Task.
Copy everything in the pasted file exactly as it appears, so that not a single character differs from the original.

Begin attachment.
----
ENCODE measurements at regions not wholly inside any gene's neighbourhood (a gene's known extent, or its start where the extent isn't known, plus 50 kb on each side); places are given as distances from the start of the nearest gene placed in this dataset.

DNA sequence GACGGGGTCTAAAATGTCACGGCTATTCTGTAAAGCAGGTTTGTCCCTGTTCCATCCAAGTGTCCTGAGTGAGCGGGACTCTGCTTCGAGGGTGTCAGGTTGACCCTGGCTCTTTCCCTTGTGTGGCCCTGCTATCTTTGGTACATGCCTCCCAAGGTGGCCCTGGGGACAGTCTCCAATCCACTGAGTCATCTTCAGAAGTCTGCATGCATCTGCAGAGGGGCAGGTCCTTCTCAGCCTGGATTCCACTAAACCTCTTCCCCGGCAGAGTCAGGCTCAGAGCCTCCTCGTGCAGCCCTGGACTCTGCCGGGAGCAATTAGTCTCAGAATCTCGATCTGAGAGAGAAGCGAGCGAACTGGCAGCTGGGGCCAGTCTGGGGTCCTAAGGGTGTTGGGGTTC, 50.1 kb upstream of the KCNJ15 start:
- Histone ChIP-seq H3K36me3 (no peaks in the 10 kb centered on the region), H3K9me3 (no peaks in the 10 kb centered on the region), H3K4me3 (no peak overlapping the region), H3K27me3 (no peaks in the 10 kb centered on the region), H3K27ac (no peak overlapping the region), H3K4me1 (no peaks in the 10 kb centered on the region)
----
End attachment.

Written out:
ENCODE measurements at regions not wholly inside any gene's neighbourhood (a gene's known extent, or its start where the extent isn't known, plus 50 kb on each side); places are given as distances from the start of the nearest gene placed in this dataset.

DNA sequence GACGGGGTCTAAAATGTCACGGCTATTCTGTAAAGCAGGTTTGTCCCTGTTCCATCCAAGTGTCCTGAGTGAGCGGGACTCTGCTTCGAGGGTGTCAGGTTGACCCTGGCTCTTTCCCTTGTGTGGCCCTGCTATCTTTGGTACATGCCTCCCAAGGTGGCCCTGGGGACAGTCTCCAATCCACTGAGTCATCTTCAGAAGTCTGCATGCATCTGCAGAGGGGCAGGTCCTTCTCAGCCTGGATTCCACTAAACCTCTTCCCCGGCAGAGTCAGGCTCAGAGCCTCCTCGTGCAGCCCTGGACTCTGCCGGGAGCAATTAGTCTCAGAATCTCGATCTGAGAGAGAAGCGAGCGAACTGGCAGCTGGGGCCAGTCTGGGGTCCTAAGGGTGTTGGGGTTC, 50.1 kb upstream of the KCNJ15 start:
- Histone ChIP-seq H3K36me3 (no peaks in the 10 kb centered on the region), H3K9me3 (no peaks in the 10 kb centered on the region), H3K4me3 (no peak overlapping the region), H3K27me3 (no peaks in the 10 kb centered on the region), H3K27ac (no peak overlapping the region), H3K4me1 (no peaks in the 10 kb centered on the region)